If there’s any excess glucose which is not required immediately, it will get stored as glycogen in the liver or skeletal muscles for future use (a process rather confusingly called glycogenesis – the reverse process to glycogenolysis).
If you’re interested in a little more detail on the process of carbohydrate metabolism not covered above, see the note 5 below.
Now comes the spike
If glycogen reserves in the liver are saturated, the excess glucose gets converted into fat for long-term storage in the adipose (fat) tissues – beneath the skin (subcutaneous fat), around internal organs (visceral fat) and in bone marrow (yellow bone marrow).
Because Frosties contain highly refined carbs, rather than the complex starchy carbs found in whole plants, the glucose is released very rapidly. Basically, the more processed the carbs, the quicker they end up as glucose in the bloodstream. Thus, the Frosties are likely to cause what is called an initial ‘insulin spike‘.
In the long term:
- insulin spikes can cause serious and irreversible damage to organs, nerves, and blood vessels
- there’s likely to be an excess of glucose produced as a result of eating such foods as Frosties – unless you’re running fast on a treadmill when you’re eating! This means that regular consumption may lead to increased body fat and all the health problems associated with that
In the short term:
- the sudden hit of these simple carbs (the ‘sugar rush‘) is likely to upset the delicate balance in the blood sugar level and is known to cause some fluctuations in energy levels and mood over the following hours – which could leave the person irritable and tired as the ‘sugar crash‘ arrives and glucose levels settle back to normal
- it’s also likely that the person will feel hungry again very soon, since they didn’t get enough of the other nutrients to sustain energy, like protein and fibre
- while eating the Frosties, the person’s brain would have responded to the sugar by creating a surge of the “feel-good” brain chemicals dopamine and serotonin. This also happens with certain drugs, such as cocaine. In a similar way to a drug, the body craves more after the initial high. This is one of the reasons that it is very much easier to overeat simple carbs, while complex starchy carbs don’t have the same effect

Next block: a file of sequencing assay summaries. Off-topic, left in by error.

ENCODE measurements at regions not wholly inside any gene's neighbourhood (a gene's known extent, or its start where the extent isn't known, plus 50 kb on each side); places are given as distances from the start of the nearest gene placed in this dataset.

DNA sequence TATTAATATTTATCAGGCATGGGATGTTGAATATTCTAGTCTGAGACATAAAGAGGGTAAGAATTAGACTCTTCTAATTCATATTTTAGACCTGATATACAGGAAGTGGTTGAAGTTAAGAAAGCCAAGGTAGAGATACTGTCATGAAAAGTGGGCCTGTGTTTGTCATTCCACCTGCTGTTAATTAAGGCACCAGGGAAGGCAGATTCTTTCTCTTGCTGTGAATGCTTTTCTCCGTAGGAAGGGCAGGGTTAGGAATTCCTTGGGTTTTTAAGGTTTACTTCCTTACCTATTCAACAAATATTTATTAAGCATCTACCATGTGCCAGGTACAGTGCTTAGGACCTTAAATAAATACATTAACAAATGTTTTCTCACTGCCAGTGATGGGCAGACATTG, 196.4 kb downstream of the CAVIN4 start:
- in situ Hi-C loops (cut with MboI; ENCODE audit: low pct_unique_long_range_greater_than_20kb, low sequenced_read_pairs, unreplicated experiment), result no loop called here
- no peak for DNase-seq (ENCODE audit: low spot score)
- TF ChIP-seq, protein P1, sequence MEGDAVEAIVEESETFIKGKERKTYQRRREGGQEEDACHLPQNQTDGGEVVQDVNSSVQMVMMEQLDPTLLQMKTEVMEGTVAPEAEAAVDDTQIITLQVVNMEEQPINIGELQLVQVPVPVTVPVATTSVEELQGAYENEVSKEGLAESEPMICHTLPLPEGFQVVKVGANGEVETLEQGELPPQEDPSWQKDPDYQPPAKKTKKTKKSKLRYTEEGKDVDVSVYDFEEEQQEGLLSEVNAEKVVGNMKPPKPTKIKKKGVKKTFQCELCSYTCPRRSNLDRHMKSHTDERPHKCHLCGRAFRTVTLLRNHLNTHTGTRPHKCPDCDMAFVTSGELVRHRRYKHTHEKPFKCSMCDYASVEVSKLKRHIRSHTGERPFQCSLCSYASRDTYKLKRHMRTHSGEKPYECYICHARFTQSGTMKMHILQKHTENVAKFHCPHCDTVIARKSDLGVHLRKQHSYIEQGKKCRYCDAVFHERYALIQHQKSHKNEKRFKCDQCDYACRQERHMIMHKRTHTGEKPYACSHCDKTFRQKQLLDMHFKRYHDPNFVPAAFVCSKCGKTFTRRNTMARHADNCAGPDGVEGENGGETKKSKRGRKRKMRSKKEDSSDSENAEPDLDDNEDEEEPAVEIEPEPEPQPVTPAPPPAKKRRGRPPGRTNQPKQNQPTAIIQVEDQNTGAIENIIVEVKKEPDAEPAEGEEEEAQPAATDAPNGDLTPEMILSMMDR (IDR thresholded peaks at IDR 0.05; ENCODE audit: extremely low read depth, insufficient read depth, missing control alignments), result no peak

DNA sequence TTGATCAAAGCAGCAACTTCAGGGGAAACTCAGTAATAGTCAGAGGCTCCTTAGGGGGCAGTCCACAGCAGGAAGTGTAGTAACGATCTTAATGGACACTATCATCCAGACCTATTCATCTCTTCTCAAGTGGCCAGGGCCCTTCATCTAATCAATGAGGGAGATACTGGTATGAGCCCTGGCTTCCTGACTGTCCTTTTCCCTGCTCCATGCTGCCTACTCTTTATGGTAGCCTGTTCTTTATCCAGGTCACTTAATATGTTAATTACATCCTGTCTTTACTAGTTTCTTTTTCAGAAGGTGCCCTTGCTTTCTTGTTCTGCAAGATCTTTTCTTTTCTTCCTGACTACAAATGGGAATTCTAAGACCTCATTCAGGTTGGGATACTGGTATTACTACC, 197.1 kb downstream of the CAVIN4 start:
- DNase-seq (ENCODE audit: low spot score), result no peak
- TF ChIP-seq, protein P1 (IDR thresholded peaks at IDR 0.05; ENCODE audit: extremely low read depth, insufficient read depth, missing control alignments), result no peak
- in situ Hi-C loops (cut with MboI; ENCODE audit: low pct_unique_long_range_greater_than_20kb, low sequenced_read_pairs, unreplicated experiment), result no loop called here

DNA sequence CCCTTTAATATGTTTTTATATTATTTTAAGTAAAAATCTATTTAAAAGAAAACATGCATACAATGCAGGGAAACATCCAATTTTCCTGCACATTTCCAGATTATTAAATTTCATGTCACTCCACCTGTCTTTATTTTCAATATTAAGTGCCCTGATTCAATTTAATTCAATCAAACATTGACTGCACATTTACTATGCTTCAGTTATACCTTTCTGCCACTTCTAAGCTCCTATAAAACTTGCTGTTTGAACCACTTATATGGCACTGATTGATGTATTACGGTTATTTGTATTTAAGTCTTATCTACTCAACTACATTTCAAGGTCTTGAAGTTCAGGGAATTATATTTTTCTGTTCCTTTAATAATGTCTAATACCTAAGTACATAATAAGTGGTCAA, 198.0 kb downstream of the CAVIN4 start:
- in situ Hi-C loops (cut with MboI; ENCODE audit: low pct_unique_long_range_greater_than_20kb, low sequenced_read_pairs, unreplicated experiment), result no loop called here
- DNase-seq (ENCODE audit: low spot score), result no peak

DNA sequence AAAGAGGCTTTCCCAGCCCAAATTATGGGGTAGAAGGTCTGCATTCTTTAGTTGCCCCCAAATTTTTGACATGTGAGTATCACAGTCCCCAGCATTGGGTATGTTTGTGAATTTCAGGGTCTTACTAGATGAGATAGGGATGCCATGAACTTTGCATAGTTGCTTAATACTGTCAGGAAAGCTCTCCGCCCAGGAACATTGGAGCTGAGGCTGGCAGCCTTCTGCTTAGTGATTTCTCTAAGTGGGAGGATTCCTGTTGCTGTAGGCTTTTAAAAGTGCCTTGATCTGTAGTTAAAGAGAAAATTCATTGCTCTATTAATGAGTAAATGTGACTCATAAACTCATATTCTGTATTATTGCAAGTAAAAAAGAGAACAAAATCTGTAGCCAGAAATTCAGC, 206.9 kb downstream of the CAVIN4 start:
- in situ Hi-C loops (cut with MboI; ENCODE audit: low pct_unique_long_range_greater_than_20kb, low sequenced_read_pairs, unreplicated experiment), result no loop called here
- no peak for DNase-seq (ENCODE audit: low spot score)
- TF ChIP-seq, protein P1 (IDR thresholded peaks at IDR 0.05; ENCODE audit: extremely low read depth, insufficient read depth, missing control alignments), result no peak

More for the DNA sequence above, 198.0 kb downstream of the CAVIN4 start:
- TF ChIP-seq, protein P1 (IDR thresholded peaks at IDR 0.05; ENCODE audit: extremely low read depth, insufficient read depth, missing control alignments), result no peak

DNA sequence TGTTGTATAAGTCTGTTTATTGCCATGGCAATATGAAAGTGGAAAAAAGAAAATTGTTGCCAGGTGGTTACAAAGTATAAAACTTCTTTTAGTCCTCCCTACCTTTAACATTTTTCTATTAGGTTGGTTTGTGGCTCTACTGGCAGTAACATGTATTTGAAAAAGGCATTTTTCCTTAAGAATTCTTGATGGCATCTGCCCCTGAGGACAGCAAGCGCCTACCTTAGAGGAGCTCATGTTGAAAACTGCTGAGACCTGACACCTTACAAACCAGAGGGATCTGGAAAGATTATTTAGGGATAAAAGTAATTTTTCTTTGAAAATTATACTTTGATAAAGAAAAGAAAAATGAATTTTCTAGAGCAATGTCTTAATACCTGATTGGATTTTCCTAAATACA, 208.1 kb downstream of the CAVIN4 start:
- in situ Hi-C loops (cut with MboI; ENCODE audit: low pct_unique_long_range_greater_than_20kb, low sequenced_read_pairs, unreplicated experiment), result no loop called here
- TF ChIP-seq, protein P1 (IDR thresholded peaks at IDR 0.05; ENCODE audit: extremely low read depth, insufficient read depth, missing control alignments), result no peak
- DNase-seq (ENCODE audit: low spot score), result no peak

When the spikes have burst the insulin bubble
Prediabetes 6 – arguably a disease in itself – usually takes a number of years to develop into full-blown T2D, where muscle and other cells stop responding to insulin. Known as insulin resistance, this condition causes blood sugar and insulin levels to stay high long after eating. The excessive demands made on the insulin-making cells can eventually wear them out so much that insulin production can eventually cease. 7
Insulin resistance & diabetes
Before pinning down what insulin resistance is, we probably need to be clear on just what diabetes is.
As far back as a 1927 study 8 , a clear link between diabetes and fat consumption was demonstrated. In this study, young, healthy people were split into two groups: half were put on a fat-rich diet, and the other half were put on a carb-rich diet. Within just two days, glucose intolerance rose alarmingly in the fat-rich group, with twice as much blood sugar as the carb-rich group. The same principle revealed in this study has been duplicated and confirmed ever since, namely:
- as fat in the diet rises, blood sugar spikes rise
Why is this? As it happens, it took around seven decades before the answer could be provided and, thus, form the basis of the current understanding of the cause of T2D. In basic terms, fat in the cells blocks insulin from being able to usher glucose into the cells to be used as energy. As a result of this, the sugar stays in the bloodstream, eventually filling available organs and muscle cells with fat, and reaping havoc on the body as a whole.
Every vampire needs an invitation
I think it was Dr Greger who drew the comparison between blood sugar (glucose) and vampires. Just as a vampire requires an invitation before entering private homes, glucose needs an invitation before it can enter our cells. Within our bodies, that invitation comes in the form of insulin.
When a cell requires additional energy, it binds to one of the insulin molecules passing by in the bloodstream and that molecule binds to a specific insulin receptor on the surface of the cell membrane. Once there, the insulin acts like a key, opening up a ‘gap’ in the cell membrane – through the release of a number of enzymes – so that glucose, also circulating in the bloodstream, can enter the cell. It’s important to understand that there’s no other way that glucose can enter the cell than through this insulin receptor.